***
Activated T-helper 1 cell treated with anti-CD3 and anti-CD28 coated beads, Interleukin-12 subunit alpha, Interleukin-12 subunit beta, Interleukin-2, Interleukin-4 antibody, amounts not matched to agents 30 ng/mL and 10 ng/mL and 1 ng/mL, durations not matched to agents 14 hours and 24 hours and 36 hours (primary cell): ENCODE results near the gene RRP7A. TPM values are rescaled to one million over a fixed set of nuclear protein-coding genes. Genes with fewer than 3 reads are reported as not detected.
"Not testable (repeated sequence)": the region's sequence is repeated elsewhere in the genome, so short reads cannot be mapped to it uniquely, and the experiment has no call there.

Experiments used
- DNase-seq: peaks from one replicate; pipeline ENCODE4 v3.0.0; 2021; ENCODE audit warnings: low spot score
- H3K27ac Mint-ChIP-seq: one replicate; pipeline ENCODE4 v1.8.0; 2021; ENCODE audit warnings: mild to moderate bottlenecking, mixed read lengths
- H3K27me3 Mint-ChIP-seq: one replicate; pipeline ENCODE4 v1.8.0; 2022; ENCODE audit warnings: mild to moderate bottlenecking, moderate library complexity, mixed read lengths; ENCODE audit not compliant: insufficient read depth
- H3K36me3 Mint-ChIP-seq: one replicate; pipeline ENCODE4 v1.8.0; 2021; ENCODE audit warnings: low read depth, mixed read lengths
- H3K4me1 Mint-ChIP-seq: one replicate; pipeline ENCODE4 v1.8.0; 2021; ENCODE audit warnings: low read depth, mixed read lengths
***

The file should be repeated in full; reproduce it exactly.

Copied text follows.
Activated T-helper 1 cell treated with anti-CD3 and anti-CD28 coated beads, Interleukin-12 subunit alpha, Interleukin-12 subunit beta, Interleukin-2, Interleukin-4 antibody, amounts not matched to agents 30 ng/mL and 10 ng/mL and 1 ng/mL, durations not matched to agents 14 hours and 24 hours and 36 hours (primary cell): ENCODE results near the gene RRP7A. TPM values are rescaled to one million over a fixed set of nuclear protein-coding genes. Genes with fewer than 3 reads are reported as not detected.
"Not testable (repeated sequence)": the region's sequence is repeated elsewhere in the genome, so short reads cannot be mapped to it uniquely, and the experiment has no call there.

Experiments used
- DNase-seq: peaks from one replicate; pipeline ENCODE4 v3.0.0; 2021; ENCODE audit warnings: low spot score
- H3K27ac Mint-ChIP-seq: one replicate; pipeline ENCODE4 v1.8.0; 2021; ENCODE audit warnings: mild to moderate bottlenecking, mixed read lengths
- H3K27me3 Mint-ChIP-seq: one replicate; pipeline ENCODE4 v1.8.0; 2022; ENCODE audit warnings: mild to moderate bottlenecking, moderate library complexity, mixed read lengths; ENCODE audit not compliant: insufficient read depth
- H3K36me3 Mint-ChIP-seq: one replicate; pipeline ENCODE4 v1.8.0; 2021; ENCODE audit warnings: low read depth, mixed read lengths
- H3K4me1 Mint-ChIP-seq: one replicate; pipeline ENCODE4 v1.8.0; 2021; ENCODE audit warnings: low read depth, mixed read lengths